Immigration News from December 1, 2021

After about 10 days away from this blog, I have a pile of news stories, but I’ll start slowly with just a few of the highlights, including an important explainer on the refugee system.

The U.S. Refugee Admission Program (USRAP) is incredibly convoluted and backlogged, including “at least five separate information technology systems, and a trove of inscrutable acronyms (FTTTFRADNVGB, to name a few).” This explainer outlines the process and suggests ways to improve it. 

The five basic steps in the process are (1) entering the pipeline (usually, but not always, by UNHCR referral); (2) pre-screening interview at one of nine Resettlement Support Centers (RSCs) around the world, with referral to Department of Homeland Security for background checks; (3) in-person interviews with applicants in their host countries by USCIS officers;  (4) a multitude of security and medical checks to ensure the refugee poses no national security security risk, including U.S. Department of Defense, DHS, the FBI, and international law enforcement organizations like Interpol; (5) resettlement by a sponsoring resettlement agency in the U.S. 

Time needed to get through the process? Current estimates say two to 10 years AFTER referral by UNHCR. 

In Washington, Senate Democrats are waiting for the parliamentarian’s verdict on the House-passed Build Back Better bill, which includes parole for many unauthorized immigrants, but no pathway to citizenship.

(Minnesota Reformer) “Juliana Macedo do Nascimento, the state and local policy manager for United We Dream, an immigrant advocacy group, said that Democrats have the opportunity to pass bold immigration reform, the most historic in 35 years, by creating a pathway to citizenship….

“Macedo do Nascimento said she and other immigration advocacy groups were disappointed in what the House passed, because the House does not have the same rule constraints as the Senate and members could have included a pathway to citizenship in their version of the bill….

“Still, Macedo do Nascimento added that if the Senate accepts the House’s immigration language, it would be the biggest immigration reform in 35 years, since a law signed by the late President Ronald Reagan.

“’We have to live with those two truths,’ she said.  ‘It’s not enough, and it’s not what we deserve, and it’s not what we were promised.’”

Congress did manage some action this year. The infrastructure bill that is now law includes provisions for border infrastructure.

(National Immigration Forum) “Much of the focus on this bipartisan infrastructure bill has rightfully highlighted its significant investments into American roads and bridges, the electrical grid, the water supply, and access to broadband internet. However, in addition to these elements, the legislation also includes billions of dollars for border infrastructure that has not drawn as much attention, including provisions designed to modernize ports of entry and better resource local communities who are assisting in processing arriving migrants.

“These investments could play a major role in creating a more orderly, humane, and secure border.” 

As the Biden administration prepares to reinstate the MPP/Remain in Mexico program, asylum seekers remain in danger, and mostly without legal help. Only 7% of MPP asylum-seekers had a lawyer. While about one-third of all asylum seekers win their cases, less than one percent of MPP asylum-seekers win.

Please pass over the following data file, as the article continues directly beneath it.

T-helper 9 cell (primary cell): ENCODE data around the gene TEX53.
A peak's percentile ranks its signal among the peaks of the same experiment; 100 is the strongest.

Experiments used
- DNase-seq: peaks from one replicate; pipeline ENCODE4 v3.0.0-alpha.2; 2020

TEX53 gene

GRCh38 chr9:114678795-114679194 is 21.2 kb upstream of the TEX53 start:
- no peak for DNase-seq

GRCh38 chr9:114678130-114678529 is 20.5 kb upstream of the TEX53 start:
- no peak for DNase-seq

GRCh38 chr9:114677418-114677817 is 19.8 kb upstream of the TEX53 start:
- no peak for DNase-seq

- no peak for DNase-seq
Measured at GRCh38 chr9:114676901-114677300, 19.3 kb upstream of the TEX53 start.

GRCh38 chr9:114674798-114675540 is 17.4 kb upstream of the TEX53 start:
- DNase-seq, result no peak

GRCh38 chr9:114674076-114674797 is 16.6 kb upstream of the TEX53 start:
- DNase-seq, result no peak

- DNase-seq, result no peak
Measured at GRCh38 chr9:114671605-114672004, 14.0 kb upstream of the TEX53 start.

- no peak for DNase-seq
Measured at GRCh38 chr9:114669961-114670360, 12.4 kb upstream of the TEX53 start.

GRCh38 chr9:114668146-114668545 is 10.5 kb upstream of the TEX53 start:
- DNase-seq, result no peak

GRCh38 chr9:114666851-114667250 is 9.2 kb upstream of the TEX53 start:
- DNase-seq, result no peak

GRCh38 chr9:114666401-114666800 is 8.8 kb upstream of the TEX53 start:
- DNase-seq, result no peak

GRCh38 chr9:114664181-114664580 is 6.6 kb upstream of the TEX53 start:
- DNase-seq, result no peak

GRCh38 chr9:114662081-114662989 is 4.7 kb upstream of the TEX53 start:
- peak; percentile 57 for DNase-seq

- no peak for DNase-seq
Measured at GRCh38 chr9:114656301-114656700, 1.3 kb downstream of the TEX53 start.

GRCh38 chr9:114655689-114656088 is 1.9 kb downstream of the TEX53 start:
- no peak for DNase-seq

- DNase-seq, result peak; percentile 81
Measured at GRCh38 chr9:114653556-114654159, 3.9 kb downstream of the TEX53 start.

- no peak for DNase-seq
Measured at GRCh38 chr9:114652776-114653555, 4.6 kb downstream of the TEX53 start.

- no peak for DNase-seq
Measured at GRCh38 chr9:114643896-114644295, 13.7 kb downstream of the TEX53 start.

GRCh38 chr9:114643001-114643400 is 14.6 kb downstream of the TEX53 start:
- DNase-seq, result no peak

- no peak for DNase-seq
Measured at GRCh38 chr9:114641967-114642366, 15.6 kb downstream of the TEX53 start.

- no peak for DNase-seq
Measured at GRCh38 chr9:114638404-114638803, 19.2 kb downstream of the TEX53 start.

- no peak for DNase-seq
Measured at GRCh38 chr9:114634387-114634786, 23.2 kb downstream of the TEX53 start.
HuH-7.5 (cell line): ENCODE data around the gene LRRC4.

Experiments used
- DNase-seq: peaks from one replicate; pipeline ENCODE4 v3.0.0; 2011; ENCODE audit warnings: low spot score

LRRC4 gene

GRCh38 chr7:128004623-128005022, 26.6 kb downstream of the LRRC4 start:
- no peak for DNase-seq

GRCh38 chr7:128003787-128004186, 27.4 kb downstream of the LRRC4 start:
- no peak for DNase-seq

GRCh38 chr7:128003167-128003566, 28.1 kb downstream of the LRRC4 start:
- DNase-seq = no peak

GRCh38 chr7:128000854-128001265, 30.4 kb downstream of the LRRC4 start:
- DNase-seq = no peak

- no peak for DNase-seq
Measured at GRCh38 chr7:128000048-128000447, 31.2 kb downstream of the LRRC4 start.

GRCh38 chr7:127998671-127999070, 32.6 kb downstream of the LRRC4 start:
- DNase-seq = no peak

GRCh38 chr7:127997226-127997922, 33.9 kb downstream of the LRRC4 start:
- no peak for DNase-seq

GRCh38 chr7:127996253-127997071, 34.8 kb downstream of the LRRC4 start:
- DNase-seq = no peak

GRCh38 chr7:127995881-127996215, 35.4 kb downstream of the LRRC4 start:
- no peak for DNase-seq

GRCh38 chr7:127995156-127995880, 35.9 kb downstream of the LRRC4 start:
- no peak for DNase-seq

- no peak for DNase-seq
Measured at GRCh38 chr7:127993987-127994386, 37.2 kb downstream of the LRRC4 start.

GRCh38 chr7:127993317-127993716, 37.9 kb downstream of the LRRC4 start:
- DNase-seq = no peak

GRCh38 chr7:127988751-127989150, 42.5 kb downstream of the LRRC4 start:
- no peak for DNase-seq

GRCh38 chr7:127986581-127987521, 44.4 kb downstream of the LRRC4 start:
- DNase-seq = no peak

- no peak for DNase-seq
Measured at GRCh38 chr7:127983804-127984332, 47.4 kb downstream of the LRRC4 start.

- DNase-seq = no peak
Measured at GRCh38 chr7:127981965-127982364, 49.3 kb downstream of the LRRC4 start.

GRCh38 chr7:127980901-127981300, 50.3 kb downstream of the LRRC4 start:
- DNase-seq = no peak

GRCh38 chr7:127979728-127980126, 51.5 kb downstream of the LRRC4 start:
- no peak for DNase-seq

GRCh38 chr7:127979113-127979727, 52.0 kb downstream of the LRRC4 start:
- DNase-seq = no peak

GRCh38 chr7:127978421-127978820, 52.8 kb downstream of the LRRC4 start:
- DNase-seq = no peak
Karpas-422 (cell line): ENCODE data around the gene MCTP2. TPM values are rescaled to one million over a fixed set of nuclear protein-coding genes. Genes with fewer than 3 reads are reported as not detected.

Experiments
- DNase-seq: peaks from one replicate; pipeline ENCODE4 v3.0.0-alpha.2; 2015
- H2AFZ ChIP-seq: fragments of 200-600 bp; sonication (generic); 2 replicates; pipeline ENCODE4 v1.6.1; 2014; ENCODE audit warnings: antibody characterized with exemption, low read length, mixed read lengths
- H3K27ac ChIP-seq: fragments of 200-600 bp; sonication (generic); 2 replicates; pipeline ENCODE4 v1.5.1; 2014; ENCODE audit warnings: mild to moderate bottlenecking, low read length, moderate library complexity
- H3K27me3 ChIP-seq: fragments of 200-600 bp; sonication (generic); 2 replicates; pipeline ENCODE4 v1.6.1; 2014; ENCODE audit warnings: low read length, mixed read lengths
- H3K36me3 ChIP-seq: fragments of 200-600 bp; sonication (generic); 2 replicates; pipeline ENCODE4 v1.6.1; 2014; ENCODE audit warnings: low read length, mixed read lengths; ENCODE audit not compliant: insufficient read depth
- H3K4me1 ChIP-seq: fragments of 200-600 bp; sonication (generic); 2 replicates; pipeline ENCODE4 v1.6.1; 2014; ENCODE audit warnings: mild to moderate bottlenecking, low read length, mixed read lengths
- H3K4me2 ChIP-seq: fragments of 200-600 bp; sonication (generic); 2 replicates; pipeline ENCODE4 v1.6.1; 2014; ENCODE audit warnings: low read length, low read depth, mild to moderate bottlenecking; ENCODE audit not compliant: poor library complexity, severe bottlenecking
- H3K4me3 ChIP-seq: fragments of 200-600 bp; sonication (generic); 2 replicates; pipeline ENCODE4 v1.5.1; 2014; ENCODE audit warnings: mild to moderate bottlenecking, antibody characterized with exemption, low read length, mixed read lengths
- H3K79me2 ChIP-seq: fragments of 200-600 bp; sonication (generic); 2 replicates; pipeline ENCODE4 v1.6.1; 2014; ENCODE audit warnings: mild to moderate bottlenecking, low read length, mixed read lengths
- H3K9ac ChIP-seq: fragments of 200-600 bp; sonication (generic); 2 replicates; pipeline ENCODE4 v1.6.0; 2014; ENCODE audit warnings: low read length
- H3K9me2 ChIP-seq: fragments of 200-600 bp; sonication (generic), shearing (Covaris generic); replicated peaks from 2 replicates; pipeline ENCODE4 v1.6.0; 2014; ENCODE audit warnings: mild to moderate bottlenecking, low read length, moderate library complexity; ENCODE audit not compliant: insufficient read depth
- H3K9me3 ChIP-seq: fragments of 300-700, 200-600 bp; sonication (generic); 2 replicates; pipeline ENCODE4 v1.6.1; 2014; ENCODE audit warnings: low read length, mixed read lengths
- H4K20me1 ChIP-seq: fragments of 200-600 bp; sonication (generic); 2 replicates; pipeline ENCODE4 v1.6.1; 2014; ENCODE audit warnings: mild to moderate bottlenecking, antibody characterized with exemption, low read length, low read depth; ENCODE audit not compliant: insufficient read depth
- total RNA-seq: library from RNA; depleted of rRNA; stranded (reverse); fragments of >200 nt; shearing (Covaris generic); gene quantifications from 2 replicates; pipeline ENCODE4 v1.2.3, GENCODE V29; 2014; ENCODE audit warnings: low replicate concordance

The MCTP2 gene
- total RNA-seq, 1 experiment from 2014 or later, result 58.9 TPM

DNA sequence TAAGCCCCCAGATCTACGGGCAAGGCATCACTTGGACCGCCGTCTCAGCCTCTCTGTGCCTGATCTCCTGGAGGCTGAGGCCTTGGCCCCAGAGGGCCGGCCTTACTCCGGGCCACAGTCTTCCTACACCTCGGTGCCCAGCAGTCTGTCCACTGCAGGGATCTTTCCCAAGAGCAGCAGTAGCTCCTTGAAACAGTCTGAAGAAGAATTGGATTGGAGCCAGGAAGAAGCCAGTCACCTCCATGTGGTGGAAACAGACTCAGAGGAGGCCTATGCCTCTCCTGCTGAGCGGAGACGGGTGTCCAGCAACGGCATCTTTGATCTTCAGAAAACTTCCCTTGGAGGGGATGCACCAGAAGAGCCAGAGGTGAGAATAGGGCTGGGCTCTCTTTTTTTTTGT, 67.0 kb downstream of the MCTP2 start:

(KPBS) “Perched on a wall near her tent, just feet from the border wall separating Tijuana and San Diego, Chantal said she fled Honduras two years ago because she was kicked out of her home by her father and later beaten on the streets because of her gender identity.

“The 23-year-old transgender woman, who wouldn’t give her full name because she’s afraid of being tracked down by Honduran gangs, has been living in a crowded migrant encampment in Tijuana for a month. And she’s intent on seeking asylum in the United States….

“In Mexico, Chantal said she was briefly abducted by a gang and has been beaten up on the streets of Tijuana.

“’It’s very dangerous to be waiting in Mexico, just as dangerous as it was living in Honduras,’ she said.” 

Finally—the National Immigration Forum explains why it is important to understand and fight back against the lies of the great replacement theory. 

“In recent weeks, numerous public figures on the far right have echoed or supported the ‘great replacement’ theory — a dangerous ideology rooted in racism and fear – which has also been called ‘white replacement theory’ or simply ‘replacement theory’ — and it has started to gain broader attention….

“It is tempting not to engage with a conspiracy theory so wrapped in xenophobia and extremism. But as the “great replacement” theory becomes more mainstream, it is imperative that we understand the history and dangerous extremism behind this school of thought — and even more important to highlight those who have effectively and articulately pushed back.”

About Mary Turck

News Day, written by Mary Turck, analyzes, summarizes, links to, and comments on reports from news media around the world, with particular attention to immigration, education, and journalism. Fragments, also written by Mary Turck, has fiction, poetry and some creative non-fiction. Mary Turck edited TC Daily Planet,, from 2007-2014, and edited the award-winning Connection to the Americas and AMERICAS.ORG, in its pre-2008 version. She is also a recovering attorney and the author of many books for young people (and a few for adults), mostly focusing on historical and social issues.
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